One Minute With: Sarah Hall, novelist
Boyd Tonkin is Literary Editor at The Independent. An award-winning journalist, he was formerly Social Policy Editor of the New Statesman and has broadcast extensively for BBC arts and current affairs programmes. He has judged the Booker Prize, the Whitbread biography award, the Commonwealth Writers Prize and the David Cohen Prize for a lifetime's achievement in literature.
Friday 18 November 2011
Where are you now and what can you see?
I'm in the bedroom of my new house in Norwich, where I've just moved from Cumbria. There's a tree outside the window with some quinces that have gone particularly black. Norwich feels very Dutch – and much warmer than Cumbria!
What are you currently reading?
I've just finished James Salter's novel 'Burning the Days'. It's absolutely brilliant.
Choose a favourite author, and say why you admire her/him
Cormac MacCarthy. Very few novelists have the ability to terrify me – and he does. It isn't so much the violence in his books as the menacing quality that comes from the dark possibilties that lie within human beings. He taps into that in a non-Gothic and highly realistic way. It's very real, and very frightening.
Describe the room where you usually write
I'm a nomad. I roam around the house with my laptop and park myself in sunny corners. I like to have an oblique view: a wall in front of me, and a window at the side.
What distracts you from writing?
The weather. I'm a weather-watcher, and if it's in any way not raining, I like to be outside. I have that feral-child quality of wanting to be outdoors, and good weather is a good excuse.
Which fictional character most resembles you?
I'd like to think it would be someone like Ree Dolly in [Daniel Woodrell's] 'Winter's Bone': looking after a family, and being tough and practical. She has durability, and I would like to think I have that.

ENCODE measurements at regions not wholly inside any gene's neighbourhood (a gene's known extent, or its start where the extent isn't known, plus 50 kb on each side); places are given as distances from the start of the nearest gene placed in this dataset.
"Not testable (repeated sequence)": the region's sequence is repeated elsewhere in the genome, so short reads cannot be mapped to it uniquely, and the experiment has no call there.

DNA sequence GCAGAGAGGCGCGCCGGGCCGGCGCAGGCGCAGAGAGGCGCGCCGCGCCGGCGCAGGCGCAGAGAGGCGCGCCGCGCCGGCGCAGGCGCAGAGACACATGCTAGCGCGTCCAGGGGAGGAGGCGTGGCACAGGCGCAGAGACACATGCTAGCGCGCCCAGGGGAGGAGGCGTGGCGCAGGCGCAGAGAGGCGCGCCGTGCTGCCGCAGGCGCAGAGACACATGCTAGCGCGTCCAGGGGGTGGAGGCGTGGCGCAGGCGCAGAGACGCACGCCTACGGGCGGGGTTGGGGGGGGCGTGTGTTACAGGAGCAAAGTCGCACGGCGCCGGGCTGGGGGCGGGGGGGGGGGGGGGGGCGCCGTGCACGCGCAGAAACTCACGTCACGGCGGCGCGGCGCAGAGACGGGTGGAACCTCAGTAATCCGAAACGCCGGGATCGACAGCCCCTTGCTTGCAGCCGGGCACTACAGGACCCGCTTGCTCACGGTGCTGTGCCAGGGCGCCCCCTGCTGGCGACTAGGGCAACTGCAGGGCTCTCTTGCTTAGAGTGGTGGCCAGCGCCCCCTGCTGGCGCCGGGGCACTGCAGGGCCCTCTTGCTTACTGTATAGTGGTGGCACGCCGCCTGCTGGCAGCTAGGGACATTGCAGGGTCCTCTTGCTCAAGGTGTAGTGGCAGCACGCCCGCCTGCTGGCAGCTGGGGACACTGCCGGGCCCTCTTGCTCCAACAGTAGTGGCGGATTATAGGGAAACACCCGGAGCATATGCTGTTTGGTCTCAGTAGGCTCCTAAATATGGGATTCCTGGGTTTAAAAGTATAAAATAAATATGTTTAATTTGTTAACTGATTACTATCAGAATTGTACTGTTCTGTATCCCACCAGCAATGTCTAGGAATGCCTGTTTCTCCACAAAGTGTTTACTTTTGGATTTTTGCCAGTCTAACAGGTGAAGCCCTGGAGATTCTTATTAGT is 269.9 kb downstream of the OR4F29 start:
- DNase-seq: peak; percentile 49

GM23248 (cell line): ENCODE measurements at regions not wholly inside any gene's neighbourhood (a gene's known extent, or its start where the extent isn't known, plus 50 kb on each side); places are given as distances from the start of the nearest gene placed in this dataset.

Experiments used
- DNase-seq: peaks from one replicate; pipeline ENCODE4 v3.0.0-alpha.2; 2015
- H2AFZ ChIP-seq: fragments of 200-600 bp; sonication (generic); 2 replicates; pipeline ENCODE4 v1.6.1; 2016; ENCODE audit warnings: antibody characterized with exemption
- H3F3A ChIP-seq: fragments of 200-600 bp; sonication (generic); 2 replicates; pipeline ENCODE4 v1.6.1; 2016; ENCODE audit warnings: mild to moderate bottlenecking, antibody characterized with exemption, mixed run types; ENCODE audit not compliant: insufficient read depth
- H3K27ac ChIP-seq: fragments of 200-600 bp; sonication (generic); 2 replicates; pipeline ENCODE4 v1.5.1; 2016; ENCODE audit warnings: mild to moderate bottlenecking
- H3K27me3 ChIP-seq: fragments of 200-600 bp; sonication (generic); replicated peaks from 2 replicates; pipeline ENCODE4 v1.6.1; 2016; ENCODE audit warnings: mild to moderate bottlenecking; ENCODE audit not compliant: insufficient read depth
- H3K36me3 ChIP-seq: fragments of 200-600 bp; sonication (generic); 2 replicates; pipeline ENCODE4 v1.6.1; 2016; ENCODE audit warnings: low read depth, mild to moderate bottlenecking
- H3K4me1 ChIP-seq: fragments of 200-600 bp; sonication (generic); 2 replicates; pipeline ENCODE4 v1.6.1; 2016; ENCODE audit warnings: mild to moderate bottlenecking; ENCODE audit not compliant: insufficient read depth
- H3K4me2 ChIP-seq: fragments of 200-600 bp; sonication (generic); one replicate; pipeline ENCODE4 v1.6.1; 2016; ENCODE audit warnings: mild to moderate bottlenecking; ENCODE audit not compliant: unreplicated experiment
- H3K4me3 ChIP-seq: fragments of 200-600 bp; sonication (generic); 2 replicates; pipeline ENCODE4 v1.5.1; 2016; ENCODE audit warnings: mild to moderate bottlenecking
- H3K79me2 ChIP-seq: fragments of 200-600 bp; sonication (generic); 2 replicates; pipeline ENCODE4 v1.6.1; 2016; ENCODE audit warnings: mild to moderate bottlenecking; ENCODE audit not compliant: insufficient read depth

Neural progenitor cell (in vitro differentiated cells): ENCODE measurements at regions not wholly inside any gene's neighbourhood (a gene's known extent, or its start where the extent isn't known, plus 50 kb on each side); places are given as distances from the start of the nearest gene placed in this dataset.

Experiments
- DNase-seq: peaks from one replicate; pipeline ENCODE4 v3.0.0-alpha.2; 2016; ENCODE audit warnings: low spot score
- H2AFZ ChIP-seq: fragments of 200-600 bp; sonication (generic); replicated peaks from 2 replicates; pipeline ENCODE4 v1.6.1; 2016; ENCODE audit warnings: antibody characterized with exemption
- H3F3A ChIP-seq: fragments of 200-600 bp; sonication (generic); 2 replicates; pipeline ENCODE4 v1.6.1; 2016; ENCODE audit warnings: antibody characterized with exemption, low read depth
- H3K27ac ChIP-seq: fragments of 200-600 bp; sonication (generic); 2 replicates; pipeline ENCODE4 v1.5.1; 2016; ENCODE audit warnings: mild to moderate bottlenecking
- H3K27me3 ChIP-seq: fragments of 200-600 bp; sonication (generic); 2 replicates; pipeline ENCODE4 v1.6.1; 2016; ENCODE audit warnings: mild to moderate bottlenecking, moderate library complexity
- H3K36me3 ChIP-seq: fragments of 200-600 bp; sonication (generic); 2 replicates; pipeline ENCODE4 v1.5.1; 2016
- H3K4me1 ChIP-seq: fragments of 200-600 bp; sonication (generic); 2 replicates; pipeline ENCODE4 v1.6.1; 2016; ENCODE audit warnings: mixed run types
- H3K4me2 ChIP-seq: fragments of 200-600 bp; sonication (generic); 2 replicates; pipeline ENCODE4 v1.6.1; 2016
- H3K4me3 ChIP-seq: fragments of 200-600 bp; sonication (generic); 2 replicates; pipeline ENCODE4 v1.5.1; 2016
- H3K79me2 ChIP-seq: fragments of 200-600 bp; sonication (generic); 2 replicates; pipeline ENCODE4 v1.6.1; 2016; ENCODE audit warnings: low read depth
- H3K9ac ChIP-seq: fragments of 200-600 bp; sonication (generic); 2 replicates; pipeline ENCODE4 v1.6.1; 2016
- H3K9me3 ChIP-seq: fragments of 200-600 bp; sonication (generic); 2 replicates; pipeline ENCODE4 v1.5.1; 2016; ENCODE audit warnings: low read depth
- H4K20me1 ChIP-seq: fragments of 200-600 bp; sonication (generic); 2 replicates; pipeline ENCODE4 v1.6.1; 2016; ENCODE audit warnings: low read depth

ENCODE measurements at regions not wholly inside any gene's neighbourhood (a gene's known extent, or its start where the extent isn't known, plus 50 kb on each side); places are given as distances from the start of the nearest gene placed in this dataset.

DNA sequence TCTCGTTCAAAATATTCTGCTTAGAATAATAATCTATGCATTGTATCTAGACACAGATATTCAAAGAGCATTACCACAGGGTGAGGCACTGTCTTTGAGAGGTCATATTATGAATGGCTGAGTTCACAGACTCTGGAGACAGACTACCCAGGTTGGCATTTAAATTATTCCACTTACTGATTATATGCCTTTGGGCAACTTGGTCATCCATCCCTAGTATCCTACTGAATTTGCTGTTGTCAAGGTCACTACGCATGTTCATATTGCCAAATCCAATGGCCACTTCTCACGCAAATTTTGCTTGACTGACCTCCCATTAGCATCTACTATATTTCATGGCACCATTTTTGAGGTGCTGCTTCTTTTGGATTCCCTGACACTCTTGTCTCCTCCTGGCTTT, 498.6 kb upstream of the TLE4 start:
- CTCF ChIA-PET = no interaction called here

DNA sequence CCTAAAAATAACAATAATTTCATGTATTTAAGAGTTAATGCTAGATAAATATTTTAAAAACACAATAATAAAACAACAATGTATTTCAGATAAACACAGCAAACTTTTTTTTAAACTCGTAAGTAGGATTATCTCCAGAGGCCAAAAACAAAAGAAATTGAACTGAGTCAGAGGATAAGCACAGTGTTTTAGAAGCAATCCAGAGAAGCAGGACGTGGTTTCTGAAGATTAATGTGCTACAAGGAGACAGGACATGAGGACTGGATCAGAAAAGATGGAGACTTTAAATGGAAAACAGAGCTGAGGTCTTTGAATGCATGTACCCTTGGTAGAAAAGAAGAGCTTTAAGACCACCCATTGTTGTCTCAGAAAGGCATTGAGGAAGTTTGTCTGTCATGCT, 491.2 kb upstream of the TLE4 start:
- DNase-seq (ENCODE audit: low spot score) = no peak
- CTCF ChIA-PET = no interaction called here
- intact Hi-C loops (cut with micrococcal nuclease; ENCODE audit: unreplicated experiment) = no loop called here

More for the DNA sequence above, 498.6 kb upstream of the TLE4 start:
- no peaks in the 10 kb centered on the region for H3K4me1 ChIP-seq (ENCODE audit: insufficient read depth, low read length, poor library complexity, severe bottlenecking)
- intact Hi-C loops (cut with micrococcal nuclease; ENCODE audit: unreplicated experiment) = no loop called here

What are your readers like when you meet them?
All ages, and both genders. I don't have an ideal reader.
Who is your hero/heroine from outside literature?
I'm always impressed when I come across a story of an ordinary person who does something extraordinary: a random passer-by who has jumped into a frozen river to save someone else, or a pensioner who wallops a mugger.
Sarah Hall's short story collection, 'The Beautiful Indifference', is published by Faber & Faber
Review: Imaginative storytelling returns with vigourfilm
Bannatyne leaves Dragon's DenTV
Arts & Ents blogs
- 1 Stephen Fry ‘criticises Operation Yewtree in dinner party rant’ calling for tougher laws to deter false sex abuse allegations
- 2 Why I'm on the brink of burning my Israeli passport
- 3 Israel-Gaza conflict: ‘Sderot cinema’ image shows Israelis with popcorn and chairs 'cheering as missiles strike Palestinian targets'
- 4 War is war: Why I stand with Israel
- 5 Blackest is the new black: Scientists have developed a material so dark that you can't see it...
Sustained immigration has not harmed Britons' employment, say government advisers
War is war: Why I stand with Israel
Even when it brutalises one of its own teenage citizens, America is helpless against Israel
Socialist Worker called to apologise over ‘vile’ article saying Eton schoolboy Horatio Chapple's death is ‘reason to save the polar bears’
Emergency data law: David Cameron plots to bring back snoopers’ charter
NUT strike: David Cameron announces crackdown on strike action ahead of mass industrial action